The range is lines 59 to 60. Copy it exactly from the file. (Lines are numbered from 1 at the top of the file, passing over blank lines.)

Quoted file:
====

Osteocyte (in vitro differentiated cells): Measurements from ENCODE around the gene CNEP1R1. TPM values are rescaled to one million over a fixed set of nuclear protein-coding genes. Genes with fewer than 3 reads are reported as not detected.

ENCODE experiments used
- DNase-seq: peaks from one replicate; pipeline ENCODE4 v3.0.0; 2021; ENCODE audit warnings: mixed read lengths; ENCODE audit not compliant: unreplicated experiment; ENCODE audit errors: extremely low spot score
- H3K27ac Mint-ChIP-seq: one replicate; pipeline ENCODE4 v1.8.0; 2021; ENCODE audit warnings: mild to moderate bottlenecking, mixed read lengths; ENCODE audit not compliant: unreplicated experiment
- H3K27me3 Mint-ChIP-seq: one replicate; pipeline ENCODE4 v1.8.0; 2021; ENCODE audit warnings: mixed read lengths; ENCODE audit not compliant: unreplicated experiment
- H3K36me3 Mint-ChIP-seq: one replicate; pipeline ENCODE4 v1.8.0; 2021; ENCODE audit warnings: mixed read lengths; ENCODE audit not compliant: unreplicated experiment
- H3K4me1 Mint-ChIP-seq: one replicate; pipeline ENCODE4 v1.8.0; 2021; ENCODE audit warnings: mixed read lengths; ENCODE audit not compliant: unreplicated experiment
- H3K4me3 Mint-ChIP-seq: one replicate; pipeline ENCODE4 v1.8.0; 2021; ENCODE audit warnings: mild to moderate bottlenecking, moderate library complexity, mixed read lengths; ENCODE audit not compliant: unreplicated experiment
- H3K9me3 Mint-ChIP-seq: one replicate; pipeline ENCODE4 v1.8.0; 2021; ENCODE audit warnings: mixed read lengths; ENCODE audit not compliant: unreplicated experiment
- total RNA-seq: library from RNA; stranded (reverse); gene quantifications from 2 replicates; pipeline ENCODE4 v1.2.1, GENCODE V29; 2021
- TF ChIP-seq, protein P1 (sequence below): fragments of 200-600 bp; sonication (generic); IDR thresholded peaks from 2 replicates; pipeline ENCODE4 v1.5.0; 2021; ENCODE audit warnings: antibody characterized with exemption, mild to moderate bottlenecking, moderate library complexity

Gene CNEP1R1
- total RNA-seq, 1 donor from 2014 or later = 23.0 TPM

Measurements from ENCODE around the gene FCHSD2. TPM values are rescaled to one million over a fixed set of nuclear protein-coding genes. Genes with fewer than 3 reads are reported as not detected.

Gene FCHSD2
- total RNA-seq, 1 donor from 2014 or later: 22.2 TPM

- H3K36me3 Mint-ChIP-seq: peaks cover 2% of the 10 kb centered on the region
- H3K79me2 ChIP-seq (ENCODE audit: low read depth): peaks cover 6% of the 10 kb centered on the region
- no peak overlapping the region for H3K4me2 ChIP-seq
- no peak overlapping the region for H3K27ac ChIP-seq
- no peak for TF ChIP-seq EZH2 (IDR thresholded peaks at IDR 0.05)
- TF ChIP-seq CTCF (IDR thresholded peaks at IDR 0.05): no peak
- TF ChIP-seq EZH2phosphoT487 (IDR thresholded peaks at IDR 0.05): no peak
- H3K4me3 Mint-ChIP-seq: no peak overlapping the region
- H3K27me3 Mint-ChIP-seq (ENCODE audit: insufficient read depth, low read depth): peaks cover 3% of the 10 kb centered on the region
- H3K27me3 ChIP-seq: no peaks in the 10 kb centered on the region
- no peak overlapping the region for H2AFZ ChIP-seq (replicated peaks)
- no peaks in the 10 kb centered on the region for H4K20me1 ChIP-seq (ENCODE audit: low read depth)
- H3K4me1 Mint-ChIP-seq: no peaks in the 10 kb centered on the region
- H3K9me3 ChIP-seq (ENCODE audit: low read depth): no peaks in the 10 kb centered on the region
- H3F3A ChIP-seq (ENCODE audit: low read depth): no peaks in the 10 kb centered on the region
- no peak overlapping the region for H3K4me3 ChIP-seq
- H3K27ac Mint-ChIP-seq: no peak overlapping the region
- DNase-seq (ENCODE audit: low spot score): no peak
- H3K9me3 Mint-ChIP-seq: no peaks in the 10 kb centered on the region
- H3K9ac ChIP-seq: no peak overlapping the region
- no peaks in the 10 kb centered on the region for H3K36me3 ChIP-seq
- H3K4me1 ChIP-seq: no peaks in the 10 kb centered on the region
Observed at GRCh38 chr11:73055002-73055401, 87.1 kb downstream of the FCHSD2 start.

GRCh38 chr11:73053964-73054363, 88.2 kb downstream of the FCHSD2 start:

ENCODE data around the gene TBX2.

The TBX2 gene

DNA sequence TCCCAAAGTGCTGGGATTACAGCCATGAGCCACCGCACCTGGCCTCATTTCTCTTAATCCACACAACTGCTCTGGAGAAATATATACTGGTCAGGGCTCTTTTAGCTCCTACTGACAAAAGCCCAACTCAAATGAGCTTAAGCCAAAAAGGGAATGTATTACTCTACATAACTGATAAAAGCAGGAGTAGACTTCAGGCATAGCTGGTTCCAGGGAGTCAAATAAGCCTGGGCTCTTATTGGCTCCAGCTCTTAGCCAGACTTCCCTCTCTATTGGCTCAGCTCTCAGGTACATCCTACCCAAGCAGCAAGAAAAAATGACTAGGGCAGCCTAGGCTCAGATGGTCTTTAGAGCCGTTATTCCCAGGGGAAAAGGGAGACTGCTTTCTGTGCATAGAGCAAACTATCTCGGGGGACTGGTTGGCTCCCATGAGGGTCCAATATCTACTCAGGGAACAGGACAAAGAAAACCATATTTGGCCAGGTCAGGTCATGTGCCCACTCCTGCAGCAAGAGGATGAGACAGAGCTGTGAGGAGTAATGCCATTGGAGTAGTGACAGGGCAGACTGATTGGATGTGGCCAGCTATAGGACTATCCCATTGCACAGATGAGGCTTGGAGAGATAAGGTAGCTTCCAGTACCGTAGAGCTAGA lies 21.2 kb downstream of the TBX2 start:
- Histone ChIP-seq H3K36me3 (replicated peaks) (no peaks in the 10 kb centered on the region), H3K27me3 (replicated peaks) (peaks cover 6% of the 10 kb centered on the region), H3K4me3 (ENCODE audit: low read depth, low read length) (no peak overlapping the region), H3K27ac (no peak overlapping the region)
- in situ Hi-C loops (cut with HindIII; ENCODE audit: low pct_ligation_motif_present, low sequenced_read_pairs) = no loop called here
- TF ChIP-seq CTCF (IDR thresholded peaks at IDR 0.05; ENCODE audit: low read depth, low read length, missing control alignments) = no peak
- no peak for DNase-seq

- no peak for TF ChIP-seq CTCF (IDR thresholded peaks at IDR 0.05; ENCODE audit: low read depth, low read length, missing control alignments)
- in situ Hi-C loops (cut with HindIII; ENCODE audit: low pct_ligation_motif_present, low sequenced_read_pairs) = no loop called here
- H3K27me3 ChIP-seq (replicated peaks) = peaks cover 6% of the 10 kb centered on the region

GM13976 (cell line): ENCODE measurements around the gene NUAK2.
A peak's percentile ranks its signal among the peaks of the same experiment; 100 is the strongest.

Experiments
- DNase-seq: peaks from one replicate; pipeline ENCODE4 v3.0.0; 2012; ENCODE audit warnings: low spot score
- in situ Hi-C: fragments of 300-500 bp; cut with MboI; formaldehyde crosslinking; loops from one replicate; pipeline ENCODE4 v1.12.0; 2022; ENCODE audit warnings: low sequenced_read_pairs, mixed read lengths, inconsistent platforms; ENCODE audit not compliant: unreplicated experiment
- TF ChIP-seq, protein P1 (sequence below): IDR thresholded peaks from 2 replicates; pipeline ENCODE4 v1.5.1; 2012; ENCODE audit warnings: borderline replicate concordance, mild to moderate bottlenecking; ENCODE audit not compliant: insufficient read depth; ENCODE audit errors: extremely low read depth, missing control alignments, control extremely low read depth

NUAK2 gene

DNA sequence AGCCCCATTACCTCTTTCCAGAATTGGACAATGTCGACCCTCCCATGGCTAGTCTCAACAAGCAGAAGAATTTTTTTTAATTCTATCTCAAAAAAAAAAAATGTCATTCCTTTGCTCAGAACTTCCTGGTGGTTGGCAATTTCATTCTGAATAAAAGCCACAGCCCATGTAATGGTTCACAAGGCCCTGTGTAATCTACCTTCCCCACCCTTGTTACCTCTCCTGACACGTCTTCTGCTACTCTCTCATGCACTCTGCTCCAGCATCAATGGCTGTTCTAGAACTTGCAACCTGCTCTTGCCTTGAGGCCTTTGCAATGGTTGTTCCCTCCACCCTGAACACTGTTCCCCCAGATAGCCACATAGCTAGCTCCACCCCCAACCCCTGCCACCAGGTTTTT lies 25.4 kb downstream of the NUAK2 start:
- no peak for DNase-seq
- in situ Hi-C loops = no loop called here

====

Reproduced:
- no peak for DNase-seq
- in situ Hi-C loops = no loop called here